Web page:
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Buddhism and COVID-19: All life is suffering; our actions have consequences (perhaps not immediate); the way to understanding is to realize that we suffer to be alive

2020-05-28

Gandhara Buddha circa 1900 years ago, courtesy of wikimedia commons

Buddhism has something to do with COVID-19.  Just what that is, is not clear.  Perhaps the simplest lesson is that “all life is suffering.”  We are born, we suffer, and then we die.  What are we to do?  Avoid harming other living things.  This includes harm to animals as well as to other humans.  We might have avoided this pandemic if we had not disturbed the habitats of the bats who carry coronaviruses.

Now that it is here, we should avoid further harm if possible.  This means that we should realize that any one of us might carry the SARS-COV-2 virus, even if we are unaware of it.  So simple contact, even just being close to other people and breathing on them, may transmit the virus to others without our realizing it.  We must avoid close contact with people who are not already close to us: non-family members and those who are not already close friends at the time we realize the facts.

This means that we should wear masks whenever we are around people to whom we have not already become close.  We should wash our hands after contacting surfaces outside of our homes.  We should avoid large gatherings, even while wearing masks, because the masks are not foolproof.

Once a vaccine becomes available, we should endeavor to obtain the necessary dose or doses (some vaccines require two doses.)  In the meantime, we should communicate as much as possible electronically– because this is an innovation that makes our lives better and safer, and we need personal and social contact for our mental health.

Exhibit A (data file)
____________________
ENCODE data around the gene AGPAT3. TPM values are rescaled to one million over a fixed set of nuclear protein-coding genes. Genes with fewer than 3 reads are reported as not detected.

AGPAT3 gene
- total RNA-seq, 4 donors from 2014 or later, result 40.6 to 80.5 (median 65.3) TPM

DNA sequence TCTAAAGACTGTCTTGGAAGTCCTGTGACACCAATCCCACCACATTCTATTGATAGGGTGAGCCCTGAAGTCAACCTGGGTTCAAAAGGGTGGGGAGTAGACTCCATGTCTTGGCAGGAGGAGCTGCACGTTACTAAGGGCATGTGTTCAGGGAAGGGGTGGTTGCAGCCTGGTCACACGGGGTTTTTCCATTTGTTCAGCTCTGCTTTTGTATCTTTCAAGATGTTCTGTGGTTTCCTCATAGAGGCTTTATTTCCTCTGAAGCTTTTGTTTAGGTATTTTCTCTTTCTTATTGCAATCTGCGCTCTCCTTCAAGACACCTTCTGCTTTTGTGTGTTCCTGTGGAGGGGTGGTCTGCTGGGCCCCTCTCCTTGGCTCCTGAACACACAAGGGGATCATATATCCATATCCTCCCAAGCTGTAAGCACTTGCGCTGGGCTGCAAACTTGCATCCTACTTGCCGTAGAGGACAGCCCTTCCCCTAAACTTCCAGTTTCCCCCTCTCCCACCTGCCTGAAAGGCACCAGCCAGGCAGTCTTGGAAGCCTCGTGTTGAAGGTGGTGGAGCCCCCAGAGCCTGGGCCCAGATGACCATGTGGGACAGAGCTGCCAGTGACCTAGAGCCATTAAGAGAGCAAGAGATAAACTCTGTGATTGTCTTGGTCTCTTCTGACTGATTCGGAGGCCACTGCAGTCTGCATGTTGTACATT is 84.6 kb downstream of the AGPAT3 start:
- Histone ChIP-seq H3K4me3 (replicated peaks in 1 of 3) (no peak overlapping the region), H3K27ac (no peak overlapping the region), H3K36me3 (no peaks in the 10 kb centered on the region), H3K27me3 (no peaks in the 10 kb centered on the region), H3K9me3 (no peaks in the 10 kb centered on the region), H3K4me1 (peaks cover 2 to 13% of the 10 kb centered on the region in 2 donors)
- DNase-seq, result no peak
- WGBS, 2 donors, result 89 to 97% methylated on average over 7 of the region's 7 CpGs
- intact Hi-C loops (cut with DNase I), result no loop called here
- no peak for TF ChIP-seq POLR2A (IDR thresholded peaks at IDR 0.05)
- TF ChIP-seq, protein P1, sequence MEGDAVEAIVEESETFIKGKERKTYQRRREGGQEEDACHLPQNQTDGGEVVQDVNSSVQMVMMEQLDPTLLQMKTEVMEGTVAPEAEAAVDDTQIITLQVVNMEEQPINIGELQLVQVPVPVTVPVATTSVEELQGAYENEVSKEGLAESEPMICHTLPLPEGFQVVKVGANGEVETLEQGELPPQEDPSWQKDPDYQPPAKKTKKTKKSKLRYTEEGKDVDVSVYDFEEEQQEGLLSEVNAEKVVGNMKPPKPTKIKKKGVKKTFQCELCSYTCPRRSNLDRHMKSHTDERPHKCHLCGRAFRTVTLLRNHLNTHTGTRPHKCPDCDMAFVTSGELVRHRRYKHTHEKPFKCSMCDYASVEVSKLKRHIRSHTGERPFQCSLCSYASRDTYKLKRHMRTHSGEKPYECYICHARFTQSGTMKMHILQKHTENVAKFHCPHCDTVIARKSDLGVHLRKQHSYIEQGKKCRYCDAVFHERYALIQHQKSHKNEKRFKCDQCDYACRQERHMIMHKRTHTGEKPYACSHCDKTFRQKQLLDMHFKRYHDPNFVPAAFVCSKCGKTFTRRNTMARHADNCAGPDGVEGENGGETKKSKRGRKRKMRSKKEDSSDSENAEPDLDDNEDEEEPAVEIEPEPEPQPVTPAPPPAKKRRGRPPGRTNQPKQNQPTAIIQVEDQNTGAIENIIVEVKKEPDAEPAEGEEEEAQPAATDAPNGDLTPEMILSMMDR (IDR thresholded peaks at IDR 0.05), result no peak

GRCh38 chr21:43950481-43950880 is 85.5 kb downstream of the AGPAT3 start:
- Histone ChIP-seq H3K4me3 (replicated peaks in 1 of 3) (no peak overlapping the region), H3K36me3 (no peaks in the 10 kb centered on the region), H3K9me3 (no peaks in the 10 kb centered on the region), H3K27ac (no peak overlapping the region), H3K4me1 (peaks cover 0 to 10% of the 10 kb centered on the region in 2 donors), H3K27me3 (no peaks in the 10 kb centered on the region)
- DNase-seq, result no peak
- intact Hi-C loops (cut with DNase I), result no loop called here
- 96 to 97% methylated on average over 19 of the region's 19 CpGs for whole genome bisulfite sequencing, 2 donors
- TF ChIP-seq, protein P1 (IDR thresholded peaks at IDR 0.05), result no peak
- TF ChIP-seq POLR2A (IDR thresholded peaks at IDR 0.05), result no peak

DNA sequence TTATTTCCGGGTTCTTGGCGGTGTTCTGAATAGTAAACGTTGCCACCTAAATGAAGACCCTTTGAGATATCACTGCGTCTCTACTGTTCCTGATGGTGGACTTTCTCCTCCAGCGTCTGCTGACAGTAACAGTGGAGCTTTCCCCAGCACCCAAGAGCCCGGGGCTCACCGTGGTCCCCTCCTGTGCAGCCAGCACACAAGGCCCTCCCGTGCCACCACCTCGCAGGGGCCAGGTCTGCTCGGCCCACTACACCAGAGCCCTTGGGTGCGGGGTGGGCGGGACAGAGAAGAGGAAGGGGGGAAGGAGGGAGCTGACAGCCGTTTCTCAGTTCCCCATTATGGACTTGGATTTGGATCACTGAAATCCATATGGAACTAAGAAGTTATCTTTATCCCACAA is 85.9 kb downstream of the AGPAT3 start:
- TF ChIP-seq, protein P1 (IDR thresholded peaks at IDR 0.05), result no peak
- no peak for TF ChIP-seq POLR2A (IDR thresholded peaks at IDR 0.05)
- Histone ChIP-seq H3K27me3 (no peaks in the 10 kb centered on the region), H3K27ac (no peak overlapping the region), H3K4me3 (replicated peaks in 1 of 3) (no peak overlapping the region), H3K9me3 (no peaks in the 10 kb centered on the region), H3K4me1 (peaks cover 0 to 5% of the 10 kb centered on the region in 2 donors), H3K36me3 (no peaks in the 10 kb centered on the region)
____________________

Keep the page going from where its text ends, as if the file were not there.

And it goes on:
We should do these things, not because it is “politically correct” to do them (whatever that is), but because it comports with our basic values that include empathy and a desire not to harm others.  If “political incorrectness” includes a lack of empathy and a lack of concern over the harm that one might do to others, then that is to be condemned by those who are Buddhists and those who admire at least some of the tenets of Buddhism.  I would include “those who admire” among most Christians, Muslims, and Hindus, as well as atheists who believe that here and now is all we have and we should make the best of what we have.

Even if you don’t believe in any G-d, because you can’t find any evidence of Him, you should believe in the here and now.  You should believe that you are only an infinitesimal part of the visible universe and it is presumptuous to be self-centered (narcissistic.)  You should try to avoid harming others.

Even if you believe in god(s), you should not expect anything from it (or them.)  As it says in the Dokkodo (the way I go alone), “Buddhas and Gods are worthy of adoration but I will ask them for nothing.”

Finally, “Even if I sacrifice my life I will not sacrifice my (good) name.”

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